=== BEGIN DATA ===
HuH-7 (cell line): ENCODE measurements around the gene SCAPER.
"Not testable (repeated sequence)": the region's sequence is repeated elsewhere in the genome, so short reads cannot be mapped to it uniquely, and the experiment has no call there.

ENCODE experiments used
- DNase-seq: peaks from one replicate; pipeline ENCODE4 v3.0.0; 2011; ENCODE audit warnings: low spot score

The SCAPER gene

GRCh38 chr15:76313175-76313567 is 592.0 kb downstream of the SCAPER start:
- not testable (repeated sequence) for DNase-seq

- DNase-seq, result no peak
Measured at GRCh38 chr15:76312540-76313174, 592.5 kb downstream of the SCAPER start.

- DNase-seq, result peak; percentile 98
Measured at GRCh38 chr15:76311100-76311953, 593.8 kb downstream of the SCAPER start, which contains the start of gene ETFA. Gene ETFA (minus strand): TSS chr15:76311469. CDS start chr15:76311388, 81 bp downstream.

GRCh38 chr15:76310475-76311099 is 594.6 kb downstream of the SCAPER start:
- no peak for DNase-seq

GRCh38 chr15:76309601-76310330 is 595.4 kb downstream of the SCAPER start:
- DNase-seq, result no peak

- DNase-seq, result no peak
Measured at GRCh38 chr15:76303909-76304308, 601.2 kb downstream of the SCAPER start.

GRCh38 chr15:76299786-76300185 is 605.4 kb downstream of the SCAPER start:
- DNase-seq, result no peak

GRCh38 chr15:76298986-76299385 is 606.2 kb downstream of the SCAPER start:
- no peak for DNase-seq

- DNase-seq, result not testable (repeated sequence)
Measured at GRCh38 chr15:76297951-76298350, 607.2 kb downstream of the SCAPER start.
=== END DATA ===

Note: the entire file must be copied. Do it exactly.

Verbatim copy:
HuH-7 (cell line): ENCODE measurements around the gene SCAPER.
"Not testable (repeated sequence)": the region's sequence is repeated elsewhere in the genome, so short reads cannot be mapped to it uniquely, and the experiment has no call there.

ENCODE experiments used
- DNase-seq: peaks from one replicate; pipeline ENCODE4 v3.0.0; 2011; ENCODE audit warnings: low spot score

The SCAPER gene

GRCh38 chr15:76313175-76313567 is 592.0 kb downstream of the SCAPER start:
- not testable (repeated sequence) for DNase-seq

- DNase-seq, result no peak
Measured at GRCh38 chr15:76312540-76313174, 592.5 kb downstream of the SCAPER start.

- DNase-seq, result peak; percentile 98
Measured at GRCh38 chr15:76311100-76311953, 593.8 kb downstream of the SCAPER start, which contains the start of gene ETFA. Gene ETFA (minus strand): TSS chr15:76311469. CDS start chr15:76311388, 81 bp downstream.

GRCh38 chr15:76310475-76311099 is 594.6 kb downstream of the SCAPER start:
- no peak for DNase-seq

GRCh38 chr15:76309601-76310330 is 595.4 kb downstream of the SCAPER start:
- DNase-seq, result no peak

- DNase-seq, result no peak
Measured at GRCh38 chr15:76303909-76304308, 601.2 kb downstream of the SCAPER start.

GRCh38 chr15:76299786-76300185 is 605.4 kb downstream of the SCAPER start:
- DNase-seq, result no peak

GRCh38 chr15:76298986-76299385 is 606.2 kb downstream of the SCAPER start:
- no peak for DNase-seq

- DNase-seq, result not testable (repeated sequence)
Measured at GRCh38 chr15:76297951-76298350, 607.2 kb downstream of the SCAPER start.